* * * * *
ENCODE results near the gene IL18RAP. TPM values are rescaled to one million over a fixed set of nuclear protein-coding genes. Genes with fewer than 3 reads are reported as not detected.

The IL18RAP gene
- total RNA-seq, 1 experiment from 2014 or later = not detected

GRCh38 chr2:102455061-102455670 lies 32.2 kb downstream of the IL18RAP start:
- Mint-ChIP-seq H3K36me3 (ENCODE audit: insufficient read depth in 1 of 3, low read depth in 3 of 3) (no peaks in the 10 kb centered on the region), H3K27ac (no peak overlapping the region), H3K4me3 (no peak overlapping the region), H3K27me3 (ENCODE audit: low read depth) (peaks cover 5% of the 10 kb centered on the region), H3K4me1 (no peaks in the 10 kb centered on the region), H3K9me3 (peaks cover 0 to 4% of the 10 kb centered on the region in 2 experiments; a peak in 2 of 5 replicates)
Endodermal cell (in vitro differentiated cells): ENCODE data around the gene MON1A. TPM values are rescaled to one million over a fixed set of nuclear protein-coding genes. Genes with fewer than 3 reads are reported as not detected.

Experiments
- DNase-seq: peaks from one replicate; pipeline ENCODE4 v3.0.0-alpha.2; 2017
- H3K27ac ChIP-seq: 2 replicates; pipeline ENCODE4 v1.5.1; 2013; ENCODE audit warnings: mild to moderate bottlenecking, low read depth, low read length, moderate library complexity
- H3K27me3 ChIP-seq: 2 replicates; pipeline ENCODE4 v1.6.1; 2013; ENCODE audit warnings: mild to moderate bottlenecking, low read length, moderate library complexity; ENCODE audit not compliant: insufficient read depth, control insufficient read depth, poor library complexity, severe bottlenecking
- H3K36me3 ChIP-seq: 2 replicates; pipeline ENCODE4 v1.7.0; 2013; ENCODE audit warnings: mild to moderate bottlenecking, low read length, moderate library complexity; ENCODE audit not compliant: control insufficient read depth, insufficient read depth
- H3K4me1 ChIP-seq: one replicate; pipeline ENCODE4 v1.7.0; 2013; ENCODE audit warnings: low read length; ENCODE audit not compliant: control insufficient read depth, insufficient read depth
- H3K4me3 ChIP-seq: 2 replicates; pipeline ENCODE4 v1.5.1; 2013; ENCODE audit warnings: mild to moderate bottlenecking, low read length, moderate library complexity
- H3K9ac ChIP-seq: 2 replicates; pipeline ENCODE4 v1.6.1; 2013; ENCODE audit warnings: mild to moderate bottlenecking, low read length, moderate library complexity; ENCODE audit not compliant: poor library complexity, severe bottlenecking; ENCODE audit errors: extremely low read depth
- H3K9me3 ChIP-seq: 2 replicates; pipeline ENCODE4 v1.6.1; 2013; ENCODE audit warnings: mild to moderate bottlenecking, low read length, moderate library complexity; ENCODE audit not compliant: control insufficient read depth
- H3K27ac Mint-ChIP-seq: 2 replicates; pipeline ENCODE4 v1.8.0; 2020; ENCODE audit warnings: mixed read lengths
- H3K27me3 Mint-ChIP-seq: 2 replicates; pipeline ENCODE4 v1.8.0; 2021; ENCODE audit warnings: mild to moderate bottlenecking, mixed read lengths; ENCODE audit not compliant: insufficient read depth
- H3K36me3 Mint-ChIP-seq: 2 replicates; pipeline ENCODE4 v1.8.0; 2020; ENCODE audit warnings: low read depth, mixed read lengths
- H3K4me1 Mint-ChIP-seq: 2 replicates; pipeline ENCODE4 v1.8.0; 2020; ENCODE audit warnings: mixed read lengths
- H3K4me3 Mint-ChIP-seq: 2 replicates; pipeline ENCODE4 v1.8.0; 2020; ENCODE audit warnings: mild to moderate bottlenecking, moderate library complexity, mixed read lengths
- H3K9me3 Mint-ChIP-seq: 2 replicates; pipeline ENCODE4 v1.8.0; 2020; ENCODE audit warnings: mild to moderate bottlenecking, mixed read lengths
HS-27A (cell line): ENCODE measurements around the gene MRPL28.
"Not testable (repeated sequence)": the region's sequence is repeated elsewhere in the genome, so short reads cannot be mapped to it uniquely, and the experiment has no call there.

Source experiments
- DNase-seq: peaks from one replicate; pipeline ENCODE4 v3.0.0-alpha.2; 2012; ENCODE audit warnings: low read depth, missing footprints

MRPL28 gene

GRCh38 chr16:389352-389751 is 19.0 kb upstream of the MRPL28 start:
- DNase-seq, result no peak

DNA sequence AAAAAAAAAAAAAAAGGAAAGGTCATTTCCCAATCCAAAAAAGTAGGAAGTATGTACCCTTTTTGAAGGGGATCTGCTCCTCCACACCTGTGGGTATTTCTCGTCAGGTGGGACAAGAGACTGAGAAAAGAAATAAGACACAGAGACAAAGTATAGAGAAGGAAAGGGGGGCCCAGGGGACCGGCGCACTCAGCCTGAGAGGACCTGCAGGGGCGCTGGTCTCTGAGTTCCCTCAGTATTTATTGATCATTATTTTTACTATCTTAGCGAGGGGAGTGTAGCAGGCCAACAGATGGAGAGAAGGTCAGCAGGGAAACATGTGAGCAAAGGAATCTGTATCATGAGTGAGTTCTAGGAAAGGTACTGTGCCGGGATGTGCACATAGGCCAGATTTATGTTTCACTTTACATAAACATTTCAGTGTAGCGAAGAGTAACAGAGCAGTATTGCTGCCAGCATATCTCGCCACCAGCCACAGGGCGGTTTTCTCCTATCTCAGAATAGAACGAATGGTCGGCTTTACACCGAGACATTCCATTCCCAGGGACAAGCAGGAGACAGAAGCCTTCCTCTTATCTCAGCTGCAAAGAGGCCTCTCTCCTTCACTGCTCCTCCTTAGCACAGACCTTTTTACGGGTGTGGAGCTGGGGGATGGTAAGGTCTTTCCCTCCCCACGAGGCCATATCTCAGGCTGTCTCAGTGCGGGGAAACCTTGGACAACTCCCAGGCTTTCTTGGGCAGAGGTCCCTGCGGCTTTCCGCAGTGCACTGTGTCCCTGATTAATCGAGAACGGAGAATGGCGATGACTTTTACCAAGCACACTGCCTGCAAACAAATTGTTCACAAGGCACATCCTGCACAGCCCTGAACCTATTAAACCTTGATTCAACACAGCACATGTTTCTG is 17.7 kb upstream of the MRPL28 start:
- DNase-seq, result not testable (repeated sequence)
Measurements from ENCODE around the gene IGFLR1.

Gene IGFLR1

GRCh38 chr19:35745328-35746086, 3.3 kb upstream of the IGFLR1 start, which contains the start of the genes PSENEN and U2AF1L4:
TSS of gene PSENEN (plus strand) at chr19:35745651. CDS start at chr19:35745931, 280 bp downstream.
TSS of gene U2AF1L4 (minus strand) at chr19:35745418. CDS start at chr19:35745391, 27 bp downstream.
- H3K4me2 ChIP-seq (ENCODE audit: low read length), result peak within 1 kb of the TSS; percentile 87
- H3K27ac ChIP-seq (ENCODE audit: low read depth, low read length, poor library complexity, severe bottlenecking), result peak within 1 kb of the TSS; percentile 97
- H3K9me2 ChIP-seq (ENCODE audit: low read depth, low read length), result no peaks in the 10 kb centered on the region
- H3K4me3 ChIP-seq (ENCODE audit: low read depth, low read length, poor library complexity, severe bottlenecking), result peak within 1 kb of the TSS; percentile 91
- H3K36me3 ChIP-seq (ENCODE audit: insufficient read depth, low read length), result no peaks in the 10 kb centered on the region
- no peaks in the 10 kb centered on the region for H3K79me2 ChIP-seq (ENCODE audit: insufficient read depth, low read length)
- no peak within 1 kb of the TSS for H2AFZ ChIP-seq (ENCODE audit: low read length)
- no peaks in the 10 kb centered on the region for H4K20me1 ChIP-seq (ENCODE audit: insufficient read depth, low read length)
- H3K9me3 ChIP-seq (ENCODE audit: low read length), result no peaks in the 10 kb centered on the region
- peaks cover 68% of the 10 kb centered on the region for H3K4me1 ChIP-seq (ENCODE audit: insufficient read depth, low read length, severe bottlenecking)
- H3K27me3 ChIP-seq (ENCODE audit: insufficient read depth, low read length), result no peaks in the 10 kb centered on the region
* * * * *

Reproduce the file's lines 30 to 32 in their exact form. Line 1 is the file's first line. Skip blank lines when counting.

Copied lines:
- DNase-seq, result not testable (repeated sequence)
Measurements from ENCODE around the gene IGFLR1.

Gene IGFLR1